The Wine Intelligentsia: Almost Always Wrong: This was the last rant I wrote in 2020 (don't worry, I plan to rant again in 2021). Readers often complain about clickbait but the fact is rants always get more clicks than news articles, and not just from me: the New York Times says its opinion columns are more popular than its news sections.

"Nobody Knows Anything About What Sells Wine"
: Another one I can't really take credit for. If you want a good story, just interview somebody who is a better writer than yourself. Randall Grahm is not only that, he's also refreshingly candid, even in what was a personally depressing time for him.

Gallo's Golden Quest to Conquer Cognac
: This just ran a few days ago. I think I'm the first person to report on Gallo's quest. After years of treating me with suspicion, Gallo opened up to me this year, and not just for this story: check out Four Gallo Employees Talk About Racism and Progress in the Wine Industry. I still hope to get a one-on-one interview with Gina Gallo some day. It's good to have goals.

Silver Oak Toppled at Premiere Napa Auction: In February I thought I was a badass journalist because I flew back home from Italy and drove right up to St. Helena to do this story. The hardship! What it doesn't say is that Napa Valley Vintners intentionally made it more difficult this year to report on this auction, taking down the board they used to have that posted all of the prices. You won't see these numbers in any other story on the event; NVV won't confirm or deny anything but the total take. I'm the only journalist who calculates the average bottle price. Yes, I'm proud of it. Premiere Napa is wine news and should be covered as such.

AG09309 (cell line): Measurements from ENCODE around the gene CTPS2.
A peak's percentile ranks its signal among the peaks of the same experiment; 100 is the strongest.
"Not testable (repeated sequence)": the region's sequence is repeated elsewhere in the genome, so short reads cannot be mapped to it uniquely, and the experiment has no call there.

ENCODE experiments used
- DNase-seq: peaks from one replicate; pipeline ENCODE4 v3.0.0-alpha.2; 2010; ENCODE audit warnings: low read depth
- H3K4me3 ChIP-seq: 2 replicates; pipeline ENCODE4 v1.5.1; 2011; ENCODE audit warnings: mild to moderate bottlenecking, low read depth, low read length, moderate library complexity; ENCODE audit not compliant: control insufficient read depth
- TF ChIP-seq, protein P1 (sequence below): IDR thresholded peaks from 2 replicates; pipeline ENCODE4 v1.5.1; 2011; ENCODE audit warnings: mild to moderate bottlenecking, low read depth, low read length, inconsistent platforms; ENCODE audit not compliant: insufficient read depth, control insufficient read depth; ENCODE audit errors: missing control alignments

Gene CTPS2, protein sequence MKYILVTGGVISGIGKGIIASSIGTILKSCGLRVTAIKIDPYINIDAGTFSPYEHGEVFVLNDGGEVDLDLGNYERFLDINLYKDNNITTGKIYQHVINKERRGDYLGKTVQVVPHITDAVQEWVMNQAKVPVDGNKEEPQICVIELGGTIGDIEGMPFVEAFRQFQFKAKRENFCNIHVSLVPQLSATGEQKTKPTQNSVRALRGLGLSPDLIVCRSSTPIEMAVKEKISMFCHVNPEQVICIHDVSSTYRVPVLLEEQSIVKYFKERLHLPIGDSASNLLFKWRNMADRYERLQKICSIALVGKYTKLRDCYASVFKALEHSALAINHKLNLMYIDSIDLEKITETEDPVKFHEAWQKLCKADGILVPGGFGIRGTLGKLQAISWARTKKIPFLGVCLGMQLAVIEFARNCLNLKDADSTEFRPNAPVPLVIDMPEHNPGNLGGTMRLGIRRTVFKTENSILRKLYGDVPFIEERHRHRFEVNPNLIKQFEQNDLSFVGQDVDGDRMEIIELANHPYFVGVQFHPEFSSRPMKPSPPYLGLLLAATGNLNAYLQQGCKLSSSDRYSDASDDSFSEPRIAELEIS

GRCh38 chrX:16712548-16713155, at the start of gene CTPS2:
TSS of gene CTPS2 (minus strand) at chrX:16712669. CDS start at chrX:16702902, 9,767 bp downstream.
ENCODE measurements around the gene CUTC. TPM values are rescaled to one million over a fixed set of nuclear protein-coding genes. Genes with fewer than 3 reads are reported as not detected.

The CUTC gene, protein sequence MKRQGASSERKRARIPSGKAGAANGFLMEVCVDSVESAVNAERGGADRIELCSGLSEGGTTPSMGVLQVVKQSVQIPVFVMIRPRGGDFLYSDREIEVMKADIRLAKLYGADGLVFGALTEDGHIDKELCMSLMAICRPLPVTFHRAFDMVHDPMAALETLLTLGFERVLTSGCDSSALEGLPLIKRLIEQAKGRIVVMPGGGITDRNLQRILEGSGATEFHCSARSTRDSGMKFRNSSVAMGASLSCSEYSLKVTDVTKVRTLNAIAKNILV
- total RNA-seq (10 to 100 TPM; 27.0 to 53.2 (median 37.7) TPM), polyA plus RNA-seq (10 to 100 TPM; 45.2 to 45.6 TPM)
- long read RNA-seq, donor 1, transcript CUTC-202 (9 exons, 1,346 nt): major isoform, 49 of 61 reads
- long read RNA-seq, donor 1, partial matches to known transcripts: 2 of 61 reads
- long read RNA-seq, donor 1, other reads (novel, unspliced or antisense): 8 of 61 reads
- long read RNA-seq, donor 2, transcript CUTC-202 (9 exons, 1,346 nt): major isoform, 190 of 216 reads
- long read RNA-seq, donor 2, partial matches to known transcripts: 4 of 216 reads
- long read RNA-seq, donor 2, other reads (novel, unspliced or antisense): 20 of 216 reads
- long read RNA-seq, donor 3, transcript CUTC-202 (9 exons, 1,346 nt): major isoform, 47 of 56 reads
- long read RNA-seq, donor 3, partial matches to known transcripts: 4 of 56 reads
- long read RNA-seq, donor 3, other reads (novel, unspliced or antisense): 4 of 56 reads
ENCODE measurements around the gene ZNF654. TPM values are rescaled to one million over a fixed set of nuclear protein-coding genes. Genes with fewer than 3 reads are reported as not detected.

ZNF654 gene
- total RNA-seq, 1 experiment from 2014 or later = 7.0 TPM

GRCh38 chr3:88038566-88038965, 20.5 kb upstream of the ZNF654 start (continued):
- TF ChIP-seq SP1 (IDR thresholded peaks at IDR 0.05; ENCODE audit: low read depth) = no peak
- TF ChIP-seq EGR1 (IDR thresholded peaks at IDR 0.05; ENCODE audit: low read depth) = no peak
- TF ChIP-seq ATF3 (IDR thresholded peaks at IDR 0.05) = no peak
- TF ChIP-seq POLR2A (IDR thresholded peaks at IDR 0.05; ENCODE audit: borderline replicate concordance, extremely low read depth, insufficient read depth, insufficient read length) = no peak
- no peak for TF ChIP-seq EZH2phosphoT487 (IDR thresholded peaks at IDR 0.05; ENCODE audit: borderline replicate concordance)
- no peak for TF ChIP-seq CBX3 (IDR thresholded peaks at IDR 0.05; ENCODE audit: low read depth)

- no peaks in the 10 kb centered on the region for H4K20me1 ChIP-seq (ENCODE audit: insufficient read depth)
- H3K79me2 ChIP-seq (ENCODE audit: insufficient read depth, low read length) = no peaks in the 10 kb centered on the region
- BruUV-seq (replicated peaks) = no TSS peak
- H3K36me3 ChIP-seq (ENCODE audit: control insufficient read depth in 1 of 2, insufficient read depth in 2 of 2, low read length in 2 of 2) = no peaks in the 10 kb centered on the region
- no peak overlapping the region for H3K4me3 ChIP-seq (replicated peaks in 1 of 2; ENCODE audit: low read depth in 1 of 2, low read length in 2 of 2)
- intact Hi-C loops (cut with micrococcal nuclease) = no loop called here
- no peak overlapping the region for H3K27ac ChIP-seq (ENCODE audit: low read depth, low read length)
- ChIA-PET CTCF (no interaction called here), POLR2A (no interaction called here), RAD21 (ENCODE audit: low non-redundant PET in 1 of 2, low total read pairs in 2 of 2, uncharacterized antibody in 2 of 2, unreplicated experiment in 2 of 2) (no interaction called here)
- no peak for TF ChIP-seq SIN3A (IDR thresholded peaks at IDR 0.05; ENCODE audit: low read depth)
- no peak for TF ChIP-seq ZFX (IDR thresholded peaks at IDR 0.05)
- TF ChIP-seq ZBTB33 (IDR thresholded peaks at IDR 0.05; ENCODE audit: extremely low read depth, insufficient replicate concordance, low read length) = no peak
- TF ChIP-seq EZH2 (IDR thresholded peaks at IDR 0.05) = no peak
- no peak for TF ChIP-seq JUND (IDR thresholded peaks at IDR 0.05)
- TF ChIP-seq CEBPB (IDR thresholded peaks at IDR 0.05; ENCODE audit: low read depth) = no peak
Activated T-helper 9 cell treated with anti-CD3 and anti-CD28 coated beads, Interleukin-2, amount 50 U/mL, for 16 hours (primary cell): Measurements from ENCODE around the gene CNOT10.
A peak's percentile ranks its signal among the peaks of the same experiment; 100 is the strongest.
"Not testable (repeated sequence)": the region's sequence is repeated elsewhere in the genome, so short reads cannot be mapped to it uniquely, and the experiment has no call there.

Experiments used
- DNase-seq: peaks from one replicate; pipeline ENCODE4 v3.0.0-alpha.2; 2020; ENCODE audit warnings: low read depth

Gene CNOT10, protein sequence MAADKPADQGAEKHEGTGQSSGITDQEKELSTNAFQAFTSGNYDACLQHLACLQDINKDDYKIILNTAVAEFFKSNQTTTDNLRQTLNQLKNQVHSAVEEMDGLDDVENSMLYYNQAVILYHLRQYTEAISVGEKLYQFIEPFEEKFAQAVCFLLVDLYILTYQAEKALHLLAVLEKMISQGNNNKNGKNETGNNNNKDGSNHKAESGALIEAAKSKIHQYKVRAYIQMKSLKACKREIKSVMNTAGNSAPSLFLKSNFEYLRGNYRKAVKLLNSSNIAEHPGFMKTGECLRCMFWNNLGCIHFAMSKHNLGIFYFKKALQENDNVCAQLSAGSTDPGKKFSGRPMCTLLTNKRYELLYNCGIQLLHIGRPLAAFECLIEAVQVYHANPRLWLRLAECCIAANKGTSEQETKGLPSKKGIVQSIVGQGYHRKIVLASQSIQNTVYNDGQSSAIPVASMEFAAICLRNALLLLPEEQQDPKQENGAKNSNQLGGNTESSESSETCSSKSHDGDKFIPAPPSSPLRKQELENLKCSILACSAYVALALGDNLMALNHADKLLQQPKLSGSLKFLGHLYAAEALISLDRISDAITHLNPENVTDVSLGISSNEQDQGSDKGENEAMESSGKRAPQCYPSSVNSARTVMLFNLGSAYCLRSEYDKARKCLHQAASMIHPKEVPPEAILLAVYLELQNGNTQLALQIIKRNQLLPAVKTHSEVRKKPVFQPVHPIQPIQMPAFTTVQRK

Finding Love Among the Grapevines: I'm a sucker for a love story. Who isn't?

California's Other Cabernet Strikes a Claim
: Same here. This started as a feature on Napa Valley Cabernet Franc specialist Lang & Reed but it turns out that there's a love story behind both varietals they make.

Napa's Own Game of Thrones Story: I'll be honest, I wrote this whole story for you, the reader, except the last line, which I wrote for the story's subject. And I feel great about that.

Landfill Woes Napa's Latest Concern: Leaving romance for the dump, this is a story where I piggybacked off of the Napa Register's reporting, but it's significant for me because it was the first post-surgery story where I started feeling a little feisty. And it is a helluva story. Radioactive waste in Napa Valley? Yikes.

Head for the Mountains: Busch Now Making Wine: "It turns out the Busches are the perfect combination: A guy who loves farming and a strong-willed woman who wants balanced wine, profits be damned." Plus I got to feed carrots to Clydesdales.

Sangiovese's Daddy Makes a Comeback: I love doing stories of indigenous grapes making a comeback, and this one inspired me to look up the fathers of famous Italians. Did you know what Christopher Columbus' father did? Now you will.

Paris Judgment Vineyard Steps into the Light
: I wrote this just before surgery and if this had been the last story I ever had published, I would be OK with it. This one includes the metastory of reporting it (I'm still grateful to Violet and Mike Grgich for getting back to me so quickly, as my surgery was looming) plus an anecdote about Leslie Rudd that I had been saving for years. It felt pretty final to finally use it. Also, the Bacigalupi Chardonnay that the story is about is the last wine I had before having to go off alcohol pre-surgery, and if it had been the last wine I ever had in my life, I would have been OK with that too.

Luckily, though, I had a great outcome, and I look forward to bringing you more stories in 2021. I also look forward to drinking every great wine I can get my hands on.

Two things a health scare will do for you: make you appreciate what you have. And make you realize that your time is finite.

We're in a pandemic. Wear a mask, wash your hands, keep your distance. And drink your best wines now, because, to quote the musical Rent, there is No Day But Today.